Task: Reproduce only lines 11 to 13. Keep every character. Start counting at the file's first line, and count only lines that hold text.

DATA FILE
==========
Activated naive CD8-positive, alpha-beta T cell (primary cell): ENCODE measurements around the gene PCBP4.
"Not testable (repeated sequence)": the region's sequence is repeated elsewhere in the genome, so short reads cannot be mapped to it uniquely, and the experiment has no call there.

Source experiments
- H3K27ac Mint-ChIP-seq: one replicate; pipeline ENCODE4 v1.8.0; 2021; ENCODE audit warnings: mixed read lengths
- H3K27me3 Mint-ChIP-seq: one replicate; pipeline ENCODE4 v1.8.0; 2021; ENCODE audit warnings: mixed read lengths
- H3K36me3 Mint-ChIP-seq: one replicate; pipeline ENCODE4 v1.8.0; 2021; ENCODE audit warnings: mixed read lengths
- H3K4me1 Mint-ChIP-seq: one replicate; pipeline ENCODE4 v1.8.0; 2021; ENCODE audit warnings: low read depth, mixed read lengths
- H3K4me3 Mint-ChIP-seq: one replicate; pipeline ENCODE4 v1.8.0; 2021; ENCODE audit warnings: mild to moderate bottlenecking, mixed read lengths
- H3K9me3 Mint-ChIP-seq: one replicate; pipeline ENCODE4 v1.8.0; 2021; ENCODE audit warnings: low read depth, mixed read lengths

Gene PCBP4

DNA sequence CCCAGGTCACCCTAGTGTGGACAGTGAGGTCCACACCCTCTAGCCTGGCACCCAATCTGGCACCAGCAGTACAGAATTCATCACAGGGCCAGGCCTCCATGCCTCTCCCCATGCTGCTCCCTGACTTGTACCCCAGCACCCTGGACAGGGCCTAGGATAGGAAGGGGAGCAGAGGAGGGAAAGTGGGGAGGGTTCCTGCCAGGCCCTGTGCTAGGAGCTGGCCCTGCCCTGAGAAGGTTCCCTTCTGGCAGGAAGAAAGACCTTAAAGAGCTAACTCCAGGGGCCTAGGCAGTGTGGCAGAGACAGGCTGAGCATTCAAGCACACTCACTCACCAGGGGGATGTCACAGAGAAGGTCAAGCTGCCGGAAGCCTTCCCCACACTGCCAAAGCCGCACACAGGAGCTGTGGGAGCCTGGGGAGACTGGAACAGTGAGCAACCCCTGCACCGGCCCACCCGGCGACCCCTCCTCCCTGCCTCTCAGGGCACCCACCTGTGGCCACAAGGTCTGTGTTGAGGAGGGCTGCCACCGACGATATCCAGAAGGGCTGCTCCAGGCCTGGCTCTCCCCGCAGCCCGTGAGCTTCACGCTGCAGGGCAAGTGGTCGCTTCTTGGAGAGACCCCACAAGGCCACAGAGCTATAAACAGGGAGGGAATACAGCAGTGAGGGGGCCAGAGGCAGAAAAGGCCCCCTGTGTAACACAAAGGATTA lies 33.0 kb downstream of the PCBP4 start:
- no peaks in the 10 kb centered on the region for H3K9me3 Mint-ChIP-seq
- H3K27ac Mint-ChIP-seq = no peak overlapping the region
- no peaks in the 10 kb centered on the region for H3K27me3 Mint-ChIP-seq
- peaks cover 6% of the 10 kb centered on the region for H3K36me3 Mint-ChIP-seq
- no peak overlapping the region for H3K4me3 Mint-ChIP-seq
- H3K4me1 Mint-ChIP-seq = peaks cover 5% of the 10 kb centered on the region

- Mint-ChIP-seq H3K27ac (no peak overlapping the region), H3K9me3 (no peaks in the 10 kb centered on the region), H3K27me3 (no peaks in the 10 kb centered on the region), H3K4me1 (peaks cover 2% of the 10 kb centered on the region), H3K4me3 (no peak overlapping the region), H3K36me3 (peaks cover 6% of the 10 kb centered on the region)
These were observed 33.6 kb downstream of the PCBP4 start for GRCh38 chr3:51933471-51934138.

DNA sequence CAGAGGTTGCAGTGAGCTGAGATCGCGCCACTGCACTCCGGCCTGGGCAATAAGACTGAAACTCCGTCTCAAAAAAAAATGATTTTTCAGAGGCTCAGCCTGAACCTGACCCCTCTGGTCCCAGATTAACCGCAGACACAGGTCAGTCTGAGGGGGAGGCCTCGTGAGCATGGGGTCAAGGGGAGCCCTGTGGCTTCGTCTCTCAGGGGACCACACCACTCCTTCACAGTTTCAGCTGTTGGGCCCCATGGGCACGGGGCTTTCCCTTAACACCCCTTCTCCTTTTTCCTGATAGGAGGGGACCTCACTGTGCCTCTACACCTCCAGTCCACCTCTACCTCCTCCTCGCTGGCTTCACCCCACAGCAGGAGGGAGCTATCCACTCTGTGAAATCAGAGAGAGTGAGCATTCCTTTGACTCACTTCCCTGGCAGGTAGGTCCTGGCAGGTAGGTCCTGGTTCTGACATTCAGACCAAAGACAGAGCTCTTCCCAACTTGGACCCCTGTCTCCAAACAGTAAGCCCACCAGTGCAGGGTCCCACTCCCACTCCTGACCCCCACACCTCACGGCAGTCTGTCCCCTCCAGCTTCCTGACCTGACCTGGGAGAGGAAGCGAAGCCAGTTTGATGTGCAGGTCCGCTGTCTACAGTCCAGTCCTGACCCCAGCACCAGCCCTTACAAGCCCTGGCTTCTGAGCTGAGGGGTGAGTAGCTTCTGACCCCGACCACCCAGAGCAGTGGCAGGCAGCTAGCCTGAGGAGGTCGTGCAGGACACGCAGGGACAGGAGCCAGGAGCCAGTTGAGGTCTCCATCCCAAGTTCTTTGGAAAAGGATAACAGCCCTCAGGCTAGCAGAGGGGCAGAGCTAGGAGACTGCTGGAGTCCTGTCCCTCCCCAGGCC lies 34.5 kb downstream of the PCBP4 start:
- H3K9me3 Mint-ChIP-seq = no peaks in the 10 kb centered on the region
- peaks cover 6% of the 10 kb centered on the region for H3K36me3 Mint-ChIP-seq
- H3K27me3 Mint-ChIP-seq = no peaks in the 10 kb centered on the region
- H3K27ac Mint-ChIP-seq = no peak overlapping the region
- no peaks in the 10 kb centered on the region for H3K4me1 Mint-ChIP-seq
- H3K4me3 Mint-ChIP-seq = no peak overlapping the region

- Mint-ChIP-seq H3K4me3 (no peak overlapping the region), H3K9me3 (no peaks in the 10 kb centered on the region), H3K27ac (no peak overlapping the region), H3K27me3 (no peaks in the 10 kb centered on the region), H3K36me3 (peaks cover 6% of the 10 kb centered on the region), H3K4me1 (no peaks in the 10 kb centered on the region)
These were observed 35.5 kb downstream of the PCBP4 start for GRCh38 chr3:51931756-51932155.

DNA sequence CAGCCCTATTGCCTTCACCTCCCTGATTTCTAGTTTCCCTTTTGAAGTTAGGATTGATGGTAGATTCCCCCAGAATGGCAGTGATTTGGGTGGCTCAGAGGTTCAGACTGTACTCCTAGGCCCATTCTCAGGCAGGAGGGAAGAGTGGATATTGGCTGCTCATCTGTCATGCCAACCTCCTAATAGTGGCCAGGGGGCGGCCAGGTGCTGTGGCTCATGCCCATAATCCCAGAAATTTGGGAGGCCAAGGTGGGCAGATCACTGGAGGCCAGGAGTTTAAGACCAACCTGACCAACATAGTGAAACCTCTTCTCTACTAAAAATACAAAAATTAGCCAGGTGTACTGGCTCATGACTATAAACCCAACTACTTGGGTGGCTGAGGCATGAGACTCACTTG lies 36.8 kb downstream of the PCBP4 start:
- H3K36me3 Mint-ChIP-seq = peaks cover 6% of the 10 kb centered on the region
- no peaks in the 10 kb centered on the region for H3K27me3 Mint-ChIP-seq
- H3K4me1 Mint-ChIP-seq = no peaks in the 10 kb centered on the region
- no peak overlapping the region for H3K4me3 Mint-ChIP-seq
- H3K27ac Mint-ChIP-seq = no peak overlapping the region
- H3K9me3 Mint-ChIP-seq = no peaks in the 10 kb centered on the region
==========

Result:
DNA sequence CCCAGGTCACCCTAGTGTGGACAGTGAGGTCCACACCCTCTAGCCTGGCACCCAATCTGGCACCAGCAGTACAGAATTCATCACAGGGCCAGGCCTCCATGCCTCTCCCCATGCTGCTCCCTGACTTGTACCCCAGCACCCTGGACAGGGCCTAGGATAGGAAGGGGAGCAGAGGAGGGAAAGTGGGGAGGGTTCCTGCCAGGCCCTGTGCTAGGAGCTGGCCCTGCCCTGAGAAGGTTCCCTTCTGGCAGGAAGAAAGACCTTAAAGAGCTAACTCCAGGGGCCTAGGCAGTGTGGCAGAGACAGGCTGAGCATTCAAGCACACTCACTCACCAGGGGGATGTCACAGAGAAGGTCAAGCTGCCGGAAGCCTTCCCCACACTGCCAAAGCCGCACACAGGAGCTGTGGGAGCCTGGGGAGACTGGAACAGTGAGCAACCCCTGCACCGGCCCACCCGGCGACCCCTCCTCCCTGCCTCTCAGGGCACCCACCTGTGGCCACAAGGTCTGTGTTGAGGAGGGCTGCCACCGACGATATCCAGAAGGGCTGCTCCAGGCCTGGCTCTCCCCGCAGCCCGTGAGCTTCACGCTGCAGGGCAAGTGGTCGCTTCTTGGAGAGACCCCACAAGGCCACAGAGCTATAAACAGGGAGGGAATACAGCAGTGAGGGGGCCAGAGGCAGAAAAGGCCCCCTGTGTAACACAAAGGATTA lies 33.0 kb downstream of the PCBP4 start:
- no peaks in the 10 kb centered on the region for H3K9me3 Mint-ChIP-seq
- H3K27ac Mint-ChIP-seq = no peak overlapping the region